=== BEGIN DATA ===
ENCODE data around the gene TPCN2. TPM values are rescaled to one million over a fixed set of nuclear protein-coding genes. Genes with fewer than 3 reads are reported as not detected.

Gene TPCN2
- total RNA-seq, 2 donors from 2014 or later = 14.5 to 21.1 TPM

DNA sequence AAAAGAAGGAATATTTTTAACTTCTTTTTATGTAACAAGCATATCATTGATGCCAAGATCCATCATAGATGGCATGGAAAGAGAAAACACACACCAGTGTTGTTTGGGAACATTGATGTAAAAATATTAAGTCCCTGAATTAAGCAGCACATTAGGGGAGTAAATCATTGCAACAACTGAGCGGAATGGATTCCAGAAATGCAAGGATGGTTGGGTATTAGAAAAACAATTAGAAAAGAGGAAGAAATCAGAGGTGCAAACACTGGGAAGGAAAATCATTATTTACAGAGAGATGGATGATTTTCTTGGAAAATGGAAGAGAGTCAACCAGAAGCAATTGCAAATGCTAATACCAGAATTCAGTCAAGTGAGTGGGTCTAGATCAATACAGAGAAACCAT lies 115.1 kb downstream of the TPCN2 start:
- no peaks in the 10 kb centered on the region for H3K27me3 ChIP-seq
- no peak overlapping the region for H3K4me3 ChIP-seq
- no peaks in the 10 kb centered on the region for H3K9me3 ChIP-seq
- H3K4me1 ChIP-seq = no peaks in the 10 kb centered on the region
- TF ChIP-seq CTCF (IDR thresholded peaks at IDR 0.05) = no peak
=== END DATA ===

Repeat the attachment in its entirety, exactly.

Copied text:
ENCODE data around the gene TPCN2. TPM values are rescaled to one million over a fixed set of nuclear protein-coding genes. Genes with fewer than 3 reads are reported as not detected.

Gene TPCN2
- total RNA-seq, 2 donors from 2014 or later = 14.5 to 21.1 TPM

DNA sequence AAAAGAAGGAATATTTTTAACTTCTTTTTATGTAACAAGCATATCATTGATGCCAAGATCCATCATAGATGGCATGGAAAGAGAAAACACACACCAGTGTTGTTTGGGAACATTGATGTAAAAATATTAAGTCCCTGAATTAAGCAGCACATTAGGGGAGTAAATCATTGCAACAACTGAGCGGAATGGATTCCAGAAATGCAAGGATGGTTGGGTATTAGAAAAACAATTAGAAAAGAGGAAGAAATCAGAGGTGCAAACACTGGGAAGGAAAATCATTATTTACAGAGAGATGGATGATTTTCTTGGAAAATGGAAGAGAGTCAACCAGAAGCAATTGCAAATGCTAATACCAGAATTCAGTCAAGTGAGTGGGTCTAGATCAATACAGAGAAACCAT lies 115.1 kb downstream of the TPCN2 start:
- no peaks in the 10 kb centered on the region for H3K27me3 ChIP-seq
- no peak overlapping the region for H3K4me3 ChIP-seq
- no peaks in the 10 kb centered on the region for H3K9me3 ChIP-seq
- H3K4me1 ChIP-seq = no peaks in the 10 kb centered on the region
- TF ChIP-seq CTCF (IDR thresholded peaks at IDR 0.05) = no peak